Whether that’s for the best, I’m not sure. I still like the idea of an ending.

But it’d be pretty damn impressive if they made a Squirrel Girl movie.

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The Pseudo-Science of Doctor Who

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So, In the Forest of the Night and Kill the Moon recently have both got me thinking about science and realism in Doctor Who, and to what extent something actually has to be ‘correct’ within any given episode of the show.

I mean, Doctor Who is only science fiction in the broadest of terms really – how concerned it is with the science part of science fiction is rather malleable across the fifty years of the show. I think normally people would point to the beginning of the show, or Christopher Bidmead’s episodes as evidence of a time when Doctor Who was more concerned with actual, ‘hard science’, but equally you’ve got the Daleks and Maths Priests saving the universe.

It’s probably fair to say, I think, that Doctor Who is a show that uses the trappings of science fiction to present different forms of drama, and examine aspects of society.

The question is though, of course, to what extent does it matter how accurate the scientific trappings are.

Things like the TARDIS and other original ideas get a pass, I think, because they’re part of the suspension of disbelief. You accept that because no one really has a way to argue against a time machine, or a warp drive – if the narrative says “Aliens can do this” viewers are more willing to go along with this because it’s all fictional, and that’s inbuilt into the show.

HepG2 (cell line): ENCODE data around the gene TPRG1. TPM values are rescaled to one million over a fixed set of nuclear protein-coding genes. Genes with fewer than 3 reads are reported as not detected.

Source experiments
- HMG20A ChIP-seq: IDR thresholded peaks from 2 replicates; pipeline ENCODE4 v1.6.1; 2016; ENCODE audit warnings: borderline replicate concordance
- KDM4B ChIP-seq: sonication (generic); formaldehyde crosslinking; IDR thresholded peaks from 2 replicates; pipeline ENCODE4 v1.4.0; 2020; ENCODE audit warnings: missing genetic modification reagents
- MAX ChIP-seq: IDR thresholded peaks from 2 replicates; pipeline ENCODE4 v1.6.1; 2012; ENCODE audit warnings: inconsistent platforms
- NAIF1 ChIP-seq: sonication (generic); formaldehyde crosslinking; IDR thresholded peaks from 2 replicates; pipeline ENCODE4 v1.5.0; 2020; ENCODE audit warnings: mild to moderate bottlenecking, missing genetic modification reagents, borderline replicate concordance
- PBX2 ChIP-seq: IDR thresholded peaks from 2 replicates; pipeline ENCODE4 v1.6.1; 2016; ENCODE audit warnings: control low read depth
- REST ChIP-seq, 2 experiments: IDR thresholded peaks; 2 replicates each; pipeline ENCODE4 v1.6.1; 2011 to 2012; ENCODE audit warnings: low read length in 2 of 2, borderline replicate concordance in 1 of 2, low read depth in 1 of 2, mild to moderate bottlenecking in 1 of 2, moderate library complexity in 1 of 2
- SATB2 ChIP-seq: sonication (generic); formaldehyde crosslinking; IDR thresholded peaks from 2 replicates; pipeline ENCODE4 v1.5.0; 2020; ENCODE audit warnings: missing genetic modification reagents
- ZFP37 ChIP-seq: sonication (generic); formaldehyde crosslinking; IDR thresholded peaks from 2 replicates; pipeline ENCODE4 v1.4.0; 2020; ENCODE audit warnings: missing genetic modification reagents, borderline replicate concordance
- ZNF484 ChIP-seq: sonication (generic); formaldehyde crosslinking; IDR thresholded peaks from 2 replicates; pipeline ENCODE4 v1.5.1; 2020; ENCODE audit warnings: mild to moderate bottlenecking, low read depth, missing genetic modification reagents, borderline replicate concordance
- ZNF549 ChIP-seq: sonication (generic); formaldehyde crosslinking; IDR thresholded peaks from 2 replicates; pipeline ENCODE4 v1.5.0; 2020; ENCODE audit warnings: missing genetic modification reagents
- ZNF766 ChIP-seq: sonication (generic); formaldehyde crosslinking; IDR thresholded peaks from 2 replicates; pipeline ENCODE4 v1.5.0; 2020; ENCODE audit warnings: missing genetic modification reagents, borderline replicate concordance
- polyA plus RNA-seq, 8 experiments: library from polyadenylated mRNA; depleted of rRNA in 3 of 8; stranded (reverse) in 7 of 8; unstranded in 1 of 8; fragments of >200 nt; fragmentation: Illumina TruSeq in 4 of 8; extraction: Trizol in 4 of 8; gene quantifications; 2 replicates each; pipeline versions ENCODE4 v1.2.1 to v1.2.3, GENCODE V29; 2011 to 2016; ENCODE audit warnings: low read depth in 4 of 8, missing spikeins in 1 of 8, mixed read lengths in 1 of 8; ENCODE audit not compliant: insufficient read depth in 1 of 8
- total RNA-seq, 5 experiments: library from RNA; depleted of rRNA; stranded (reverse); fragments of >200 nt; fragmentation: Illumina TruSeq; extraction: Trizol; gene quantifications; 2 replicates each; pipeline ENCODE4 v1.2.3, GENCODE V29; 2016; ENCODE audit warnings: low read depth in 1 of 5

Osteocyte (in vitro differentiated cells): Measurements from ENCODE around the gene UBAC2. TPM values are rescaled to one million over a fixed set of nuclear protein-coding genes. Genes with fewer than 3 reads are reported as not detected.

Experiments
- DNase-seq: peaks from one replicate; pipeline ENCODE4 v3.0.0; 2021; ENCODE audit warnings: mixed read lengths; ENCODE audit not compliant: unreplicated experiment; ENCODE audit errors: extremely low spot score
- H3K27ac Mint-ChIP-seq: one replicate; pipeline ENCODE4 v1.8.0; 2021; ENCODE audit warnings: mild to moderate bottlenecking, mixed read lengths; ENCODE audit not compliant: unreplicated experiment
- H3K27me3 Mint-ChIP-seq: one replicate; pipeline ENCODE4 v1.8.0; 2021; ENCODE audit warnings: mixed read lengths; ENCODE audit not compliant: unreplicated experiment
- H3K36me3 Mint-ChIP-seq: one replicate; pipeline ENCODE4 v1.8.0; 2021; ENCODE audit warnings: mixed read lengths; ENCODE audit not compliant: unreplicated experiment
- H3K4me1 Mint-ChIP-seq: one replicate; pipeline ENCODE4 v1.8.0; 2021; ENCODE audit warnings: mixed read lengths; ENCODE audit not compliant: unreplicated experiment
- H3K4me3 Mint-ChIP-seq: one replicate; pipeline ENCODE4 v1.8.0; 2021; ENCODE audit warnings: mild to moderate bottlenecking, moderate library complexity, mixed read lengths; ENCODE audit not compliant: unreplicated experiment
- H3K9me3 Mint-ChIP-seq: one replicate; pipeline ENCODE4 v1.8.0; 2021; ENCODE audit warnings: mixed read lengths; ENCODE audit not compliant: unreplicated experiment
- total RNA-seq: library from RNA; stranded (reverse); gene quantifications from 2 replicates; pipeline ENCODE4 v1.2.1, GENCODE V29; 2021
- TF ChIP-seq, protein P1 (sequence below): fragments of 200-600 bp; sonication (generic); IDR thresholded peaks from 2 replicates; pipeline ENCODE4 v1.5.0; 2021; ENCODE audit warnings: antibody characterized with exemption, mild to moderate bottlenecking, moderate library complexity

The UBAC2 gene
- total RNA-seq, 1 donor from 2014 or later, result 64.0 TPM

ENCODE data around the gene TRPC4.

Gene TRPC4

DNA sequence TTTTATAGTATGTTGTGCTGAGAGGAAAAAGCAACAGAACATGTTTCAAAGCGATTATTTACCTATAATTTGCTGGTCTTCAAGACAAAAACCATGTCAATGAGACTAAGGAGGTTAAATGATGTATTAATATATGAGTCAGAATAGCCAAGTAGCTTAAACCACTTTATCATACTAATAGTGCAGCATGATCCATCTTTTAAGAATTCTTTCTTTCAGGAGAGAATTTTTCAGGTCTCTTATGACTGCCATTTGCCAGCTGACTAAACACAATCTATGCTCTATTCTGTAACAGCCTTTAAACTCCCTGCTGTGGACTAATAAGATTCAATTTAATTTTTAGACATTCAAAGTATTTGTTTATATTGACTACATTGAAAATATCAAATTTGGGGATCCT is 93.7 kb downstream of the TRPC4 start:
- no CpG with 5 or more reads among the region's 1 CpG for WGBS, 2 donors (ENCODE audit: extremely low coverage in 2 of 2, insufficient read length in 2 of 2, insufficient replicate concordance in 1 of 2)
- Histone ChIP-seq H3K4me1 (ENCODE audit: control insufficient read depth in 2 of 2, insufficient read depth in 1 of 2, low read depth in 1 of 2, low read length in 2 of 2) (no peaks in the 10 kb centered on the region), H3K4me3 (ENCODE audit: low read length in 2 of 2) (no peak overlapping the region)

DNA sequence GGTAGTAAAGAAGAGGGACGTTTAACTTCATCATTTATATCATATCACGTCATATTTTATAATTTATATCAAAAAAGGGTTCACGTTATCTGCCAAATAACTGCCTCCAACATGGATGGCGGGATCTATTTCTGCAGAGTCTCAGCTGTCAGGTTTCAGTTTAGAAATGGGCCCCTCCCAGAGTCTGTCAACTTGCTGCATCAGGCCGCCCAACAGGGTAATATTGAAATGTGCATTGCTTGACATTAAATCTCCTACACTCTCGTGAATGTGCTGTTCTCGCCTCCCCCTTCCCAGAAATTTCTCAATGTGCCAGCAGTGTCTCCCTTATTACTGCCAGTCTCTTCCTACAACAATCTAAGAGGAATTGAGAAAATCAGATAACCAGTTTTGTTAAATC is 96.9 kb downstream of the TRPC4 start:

But conversely, something like the Moon being an egg isn’t going to have such an easy time of it, because people know a lot about eggs. The problems with an egg increasing in mass, or the Space Dragon laying another egg identical in size to the one it just hatched from, are relatively self-evident to a pretty large amount of the audience.

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It kinda comes down to a quote from… I think it’s Community? Anyway, it’s “That sounds wrong, but I don’t know enough about it to dispute it.” In scenarios where you can easily debunk something, or you know that the writer could have solved the issue with a quick google search, it’s far more likely to be a problem. But when there’s nothing more than a sense of “Hmm-I-don’t-know-about-this”, which is where In the Forest of the Night fell for me, I think one is more likely to go along with it, albeit with some reservations.

Equally though, how much does that matter?

For me personally at least, it depends how much I’m enjoying the actual story. I’m far more likely to give errors a pass if the plot itself is engaging – if I’m bored or disconnected from the story, I’m more likely to notice mistakes, and that’s only going to take me out of it more. (Incidentally, I think much the same of plot holes.)

And sometimes there’s moments where the incorrect science is actually better for the story than something which would be more correct – right now I’m thinking of Robot of Sherwood in particular. In a Robin Hood story, it makes sense for the resolution to relate to the firing of an arrow; the fact it doesn’t actually make scientific sense is mostly not the point, because it makes story sense.

Ultimately, of course, it is down to one’s own particular tastes. I think with simple things that can be easily fixed, then yes, the writer probably should amend it.

But to go into Doctor Who expecting rigorous scientific accuracy is probably missing the point a little bit.